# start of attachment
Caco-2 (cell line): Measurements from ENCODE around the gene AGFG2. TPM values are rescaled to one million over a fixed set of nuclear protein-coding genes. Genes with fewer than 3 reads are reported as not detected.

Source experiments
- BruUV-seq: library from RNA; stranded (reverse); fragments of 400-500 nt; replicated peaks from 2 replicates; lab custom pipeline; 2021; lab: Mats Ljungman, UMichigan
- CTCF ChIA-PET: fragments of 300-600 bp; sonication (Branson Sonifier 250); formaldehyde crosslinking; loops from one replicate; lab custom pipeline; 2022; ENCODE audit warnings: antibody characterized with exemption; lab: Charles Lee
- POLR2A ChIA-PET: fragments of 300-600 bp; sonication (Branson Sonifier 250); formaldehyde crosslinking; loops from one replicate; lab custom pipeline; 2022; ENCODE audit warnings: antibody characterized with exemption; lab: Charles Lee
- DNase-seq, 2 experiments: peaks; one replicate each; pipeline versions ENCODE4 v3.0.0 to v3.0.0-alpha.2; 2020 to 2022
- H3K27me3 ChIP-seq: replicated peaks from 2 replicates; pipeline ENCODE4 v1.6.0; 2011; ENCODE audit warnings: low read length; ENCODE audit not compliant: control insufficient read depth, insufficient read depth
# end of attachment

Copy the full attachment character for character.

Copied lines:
Caco-2 (cell line): Measurements from ENCODE around the gene AGFG2. TPM values are rescaled to one million over a fixed set of nuclear protein-coding genes. Genes with fewer than 3 reads are reported as not detected.

Source experiments
- BruUV-seq: library from RNA; stranded (reverse); fragments of 400-500 nt; replicated peaks from 2 replicates; lab custom pipeline; 2021; lab: Mats Ljungman, UMichigan
- CTCF ChIA-PET: fragments of 300-600 bp; sonication (Branson Sonifier 250); formaldehyde crosslinking; loops from one replicate; lab custom pipeline; 2022; ENCODE audit warnings: antibody characterized with exemption; lab: Charles Lee
- POLR2A ChIA-PET: fragments of 300-600 bp; sonication (Branson Sonifier 250); formaldehyde crosslinking; loops from one replicate; lab custom pipeline; 2022; ENCODE audit warnings: antibody characterized with exemption; lab: Charles Lee
- DNase-seq, 2 experiments: peaks; one replicate each; pipeline versions ENCODE4 v3.0.0 to v3.0.0-alpha.2; 2020 to 2022
- H3K27me3 ChIP-seq: replicated peaks from 2 replicates; pipeline ENCODE4 v1.6.0; 2011; ENCODE audit warnings: low read length; ENCODE audit not compliant: control insufficient read depth, insufficient read depth